|Private transport & ride sharing. Decentralized peer-to-peer ride sharing apps. No third party intermediaries. Automatic payments for parking, tolls, and fuel.||Networking and IoT. Decentralized network of IoT devices using the blockchain eliminates the need for a central communication hub. Devices communicate directly with each other to update software, manage bugs, and monitor energy usage.||Real Estate. Eliminates bureaucracy, lack of transparency, fraud, title mistakes, and lengthy settlement time for transactions. Assists with tracking contract revisions between parties and transferring property deeds.|
|Forecasting. Place bets in the global prediction markets by decentralized and transparent means.||Online data storage. Cloud storage that is more secure and robust against attacks.||Retail. Connects buyers and sellers without intermediaries and associated fees.|
|Voting. Voter registration and ID verification, and electronic vote counting, with a publicly viewable ledger of recorded votes. Fairer democracy.||Government. Reduce bureaucracy, and increase security, efficiency and transparency of government operations.||Public benefits. Assess, verify, and distribute benefits securely, with reduced waiting periods and bureaucracy.|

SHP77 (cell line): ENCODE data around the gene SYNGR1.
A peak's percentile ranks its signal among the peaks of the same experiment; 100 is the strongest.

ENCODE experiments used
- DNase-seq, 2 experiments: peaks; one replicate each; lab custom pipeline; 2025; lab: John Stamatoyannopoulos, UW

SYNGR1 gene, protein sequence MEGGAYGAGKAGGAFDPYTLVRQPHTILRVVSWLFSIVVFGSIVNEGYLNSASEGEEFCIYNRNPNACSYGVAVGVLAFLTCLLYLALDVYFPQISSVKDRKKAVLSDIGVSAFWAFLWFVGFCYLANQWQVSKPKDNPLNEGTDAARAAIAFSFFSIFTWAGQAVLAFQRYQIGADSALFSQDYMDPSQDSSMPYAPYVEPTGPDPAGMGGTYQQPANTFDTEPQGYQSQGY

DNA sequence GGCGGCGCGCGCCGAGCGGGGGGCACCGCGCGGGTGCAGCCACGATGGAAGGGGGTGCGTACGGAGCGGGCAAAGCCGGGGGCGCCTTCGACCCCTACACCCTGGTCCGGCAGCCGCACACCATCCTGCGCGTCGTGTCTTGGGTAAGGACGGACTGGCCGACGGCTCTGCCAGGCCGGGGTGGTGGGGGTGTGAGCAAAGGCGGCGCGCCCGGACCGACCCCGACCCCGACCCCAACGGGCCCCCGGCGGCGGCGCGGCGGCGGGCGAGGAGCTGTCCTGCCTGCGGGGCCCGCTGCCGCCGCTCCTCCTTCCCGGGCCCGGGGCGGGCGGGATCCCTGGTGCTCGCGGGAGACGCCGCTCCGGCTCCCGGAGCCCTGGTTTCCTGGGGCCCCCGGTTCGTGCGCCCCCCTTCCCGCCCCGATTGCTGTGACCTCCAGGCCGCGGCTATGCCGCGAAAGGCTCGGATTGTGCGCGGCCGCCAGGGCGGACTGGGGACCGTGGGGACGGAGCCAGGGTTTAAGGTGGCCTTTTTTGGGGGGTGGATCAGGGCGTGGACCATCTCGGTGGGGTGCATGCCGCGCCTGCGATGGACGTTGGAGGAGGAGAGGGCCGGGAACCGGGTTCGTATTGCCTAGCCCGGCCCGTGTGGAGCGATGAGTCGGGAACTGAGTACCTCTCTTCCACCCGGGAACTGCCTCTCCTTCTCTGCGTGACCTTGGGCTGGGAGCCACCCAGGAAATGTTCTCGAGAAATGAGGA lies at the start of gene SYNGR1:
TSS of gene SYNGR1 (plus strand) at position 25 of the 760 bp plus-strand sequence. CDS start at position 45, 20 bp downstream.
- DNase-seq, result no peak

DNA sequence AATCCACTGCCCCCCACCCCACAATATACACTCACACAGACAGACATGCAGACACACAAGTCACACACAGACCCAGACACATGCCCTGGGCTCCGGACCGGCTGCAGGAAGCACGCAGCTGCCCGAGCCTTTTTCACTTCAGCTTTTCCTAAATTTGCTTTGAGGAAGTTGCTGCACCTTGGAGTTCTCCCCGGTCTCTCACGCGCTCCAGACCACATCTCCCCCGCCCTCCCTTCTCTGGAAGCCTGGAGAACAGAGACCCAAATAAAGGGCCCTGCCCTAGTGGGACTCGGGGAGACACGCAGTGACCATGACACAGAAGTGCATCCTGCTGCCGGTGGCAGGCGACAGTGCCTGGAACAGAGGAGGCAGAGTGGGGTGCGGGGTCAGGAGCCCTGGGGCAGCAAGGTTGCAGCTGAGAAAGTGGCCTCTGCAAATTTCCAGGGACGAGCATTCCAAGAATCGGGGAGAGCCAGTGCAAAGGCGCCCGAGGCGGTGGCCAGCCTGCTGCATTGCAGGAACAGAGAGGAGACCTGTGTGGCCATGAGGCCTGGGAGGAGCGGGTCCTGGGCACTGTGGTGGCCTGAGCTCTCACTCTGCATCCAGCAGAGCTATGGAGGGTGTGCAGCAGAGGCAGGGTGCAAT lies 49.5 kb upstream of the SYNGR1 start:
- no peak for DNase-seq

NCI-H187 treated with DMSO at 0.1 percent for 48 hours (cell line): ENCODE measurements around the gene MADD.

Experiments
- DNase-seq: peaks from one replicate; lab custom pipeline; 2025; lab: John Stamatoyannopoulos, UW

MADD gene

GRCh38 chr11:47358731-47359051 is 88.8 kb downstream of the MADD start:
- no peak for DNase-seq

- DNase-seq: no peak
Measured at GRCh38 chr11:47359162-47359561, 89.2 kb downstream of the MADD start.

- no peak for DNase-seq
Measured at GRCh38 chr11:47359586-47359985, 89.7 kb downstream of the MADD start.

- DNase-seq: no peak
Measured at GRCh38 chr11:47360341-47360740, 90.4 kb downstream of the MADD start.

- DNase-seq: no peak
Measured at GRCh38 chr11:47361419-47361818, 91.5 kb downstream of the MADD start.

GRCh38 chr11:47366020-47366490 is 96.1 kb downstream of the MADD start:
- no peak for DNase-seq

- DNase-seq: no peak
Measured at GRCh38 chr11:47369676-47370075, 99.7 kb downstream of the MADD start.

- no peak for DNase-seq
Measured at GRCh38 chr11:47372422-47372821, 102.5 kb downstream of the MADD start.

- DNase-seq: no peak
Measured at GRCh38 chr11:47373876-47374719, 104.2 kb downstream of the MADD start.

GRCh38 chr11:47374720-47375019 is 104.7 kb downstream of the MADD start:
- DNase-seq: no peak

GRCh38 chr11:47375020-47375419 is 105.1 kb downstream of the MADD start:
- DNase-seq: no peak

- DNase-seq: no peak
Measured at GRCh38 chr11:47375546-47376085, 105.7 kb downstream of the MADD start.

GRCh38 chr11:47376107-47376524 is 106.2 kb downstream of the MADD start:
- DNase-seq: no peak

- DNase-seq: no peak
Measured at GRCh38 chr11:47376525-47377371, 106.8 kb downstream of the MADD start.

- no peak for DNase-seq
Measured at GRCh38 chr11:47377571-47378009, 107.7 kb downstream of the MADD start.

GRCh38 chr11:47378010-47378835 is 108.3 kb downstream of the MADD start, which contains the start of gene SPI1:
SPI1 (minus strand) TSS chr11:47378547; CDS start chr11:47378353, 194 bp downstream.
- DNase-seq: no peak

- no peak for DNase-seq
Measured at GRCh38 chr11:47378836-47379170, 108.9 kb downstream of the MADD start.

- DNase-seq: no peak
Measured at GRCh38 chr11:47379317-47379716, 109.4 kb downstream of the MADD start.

|Insurance. Payouts that are less claims-based and more loss-based. Example: integration of real world data with blockchain smart contracts (e.g. crop insurance).||Energy management. Energy users and producers buy and sell from each other directly, without needing to transact through public grids or a trusted intermediary.||Online Music. Direct payment from consumer to artist without intermediaries (platforms or record companies). Streamlined licensing transactions and song cataloguing.|
|Supply chain management. Transactions documented in a permanent, secure record, and monitored securely and transparently. Example: to verify the authenticity or fair trade status of products.||Charity. Decreases inefficiency and corruption.||Crowd-funding. Removes intermediary escrow platforms.|
|[Adapted from: FutureThinkers.org, "19 Industries The Blockchain Will Disrupt" (June 15, 2017)]|
Each of these sectors invoke sector-specific regulations.
Blockchain businesses must consider such sector-specific regulations in a blockchain context.